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Apples, Always Apples in York County

50 years ago this week, Judith Brown, a 17-year-old senior at Kennard-Dale High School, was declared the winner of York County’s apple baking dessert contest. She competed against five other county high school students: Nancy Jones, Spring Grove, runner-up; Pauline Landis, Susquehannock; Harriett Shelley, Northeastern; Georgia Weigle, Central; and (remember–this is 1957) Donald Stambaugh, Northern. Even though he didn’t win, Donald should be commended for entering a cooking contest in those more gender-rigid times.

Miss Brown was awarded a bronze medal and a ribbon as well as having all her expenses paid to the regional contest in Mechanicsburg, which must not have set the organizers back too much. Judith may or may not be related to the Brown’s of Loganville, of present-day apple pie and apple dumpling renown, but growing and cooking with apples has been a York County tradition since before Jonathan Jessop developed the York Imperial apple on his York Township Springwood Farm in the early 1800s.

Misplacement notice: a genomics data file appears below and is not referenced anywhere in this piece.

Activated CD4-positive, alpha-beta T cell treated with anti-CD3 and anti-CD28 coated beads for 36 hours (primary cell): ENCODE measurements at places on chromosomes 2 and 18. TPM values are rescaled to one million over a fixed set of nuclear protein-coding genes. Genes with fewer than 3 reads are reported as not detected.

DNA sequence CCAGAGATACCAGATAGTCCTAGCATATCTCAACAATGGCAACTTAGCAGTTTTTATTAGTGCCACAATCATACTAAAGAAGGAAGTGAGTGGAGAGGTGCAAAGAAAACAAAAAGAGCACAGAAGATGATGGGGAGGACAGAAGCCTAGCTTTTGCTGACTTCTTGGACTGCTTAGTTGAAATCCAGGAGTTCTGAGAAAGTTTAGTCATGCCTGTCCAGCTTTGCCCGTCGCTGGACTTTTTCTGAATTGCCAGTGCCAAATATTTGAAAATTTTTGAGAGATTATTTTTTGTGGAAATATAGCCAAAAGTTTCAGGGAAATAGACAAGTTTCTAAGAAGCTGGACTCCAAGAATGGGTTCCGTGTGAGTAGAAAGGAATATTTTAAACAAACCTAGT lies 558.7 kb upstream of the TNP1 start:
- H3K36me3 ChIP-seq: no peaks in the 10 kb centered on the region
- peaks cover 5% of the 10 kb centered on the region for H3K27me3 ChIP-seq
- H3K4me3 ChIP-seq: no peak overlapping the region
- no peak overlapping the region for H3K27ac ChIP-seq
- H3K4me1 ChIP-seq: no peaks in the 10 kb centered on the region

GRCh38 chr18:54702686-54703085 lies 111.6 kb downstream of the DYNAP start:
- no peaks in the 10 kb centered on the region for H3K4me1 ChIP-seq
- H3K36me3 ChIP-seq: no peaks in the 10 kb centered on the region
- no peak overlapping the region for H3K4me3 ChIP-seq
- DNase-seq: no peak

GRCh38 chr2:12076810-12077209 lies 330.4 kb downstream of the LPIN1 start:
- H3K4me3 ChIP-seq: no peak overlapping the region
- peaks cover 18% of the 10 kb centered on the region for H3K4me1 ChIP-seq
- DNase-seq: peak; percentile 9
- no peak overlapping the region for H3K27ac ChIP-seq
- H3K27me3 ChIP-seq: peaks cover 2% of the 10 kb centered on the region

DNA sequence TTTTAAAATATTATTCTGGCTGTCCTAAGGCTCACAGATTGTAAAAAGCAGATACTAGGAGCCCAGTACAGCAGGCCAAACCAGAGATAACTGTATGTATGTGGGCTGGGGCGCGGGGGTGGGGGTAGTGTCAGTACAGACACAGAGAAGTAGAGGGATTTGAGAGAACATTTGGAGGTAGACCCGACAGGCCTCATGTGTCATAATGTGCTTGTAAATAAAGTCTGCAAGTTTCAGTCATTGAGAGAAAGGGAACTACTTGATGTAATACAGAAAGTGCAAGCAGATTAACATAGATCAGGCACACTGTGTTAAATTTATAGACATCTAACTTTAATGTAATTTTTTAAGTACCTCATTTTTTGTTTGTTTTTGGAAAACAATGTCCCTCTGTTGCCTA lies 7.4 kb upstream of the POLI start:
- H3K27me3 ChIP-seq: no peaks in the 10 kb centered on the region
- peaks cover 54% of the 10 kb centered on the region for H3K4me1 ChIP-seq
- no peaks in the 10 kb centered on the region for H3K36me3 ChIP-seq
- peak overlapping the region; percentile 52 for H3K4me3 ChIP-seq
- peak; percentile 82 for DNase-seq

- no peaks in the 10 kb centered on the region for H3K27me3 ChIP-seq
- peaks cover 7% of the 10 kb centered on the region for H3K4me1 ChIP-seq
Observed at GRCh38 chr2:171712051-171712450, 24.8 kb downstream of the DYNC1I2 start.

The York Imperial apple was supposedly given a royal name for its exceptional keeping qualities. It is also known for retaining its shape and texture when used for baking. When it comes to growing or baking apples, York County has been right up there in the ruling class for a couple of hundred years.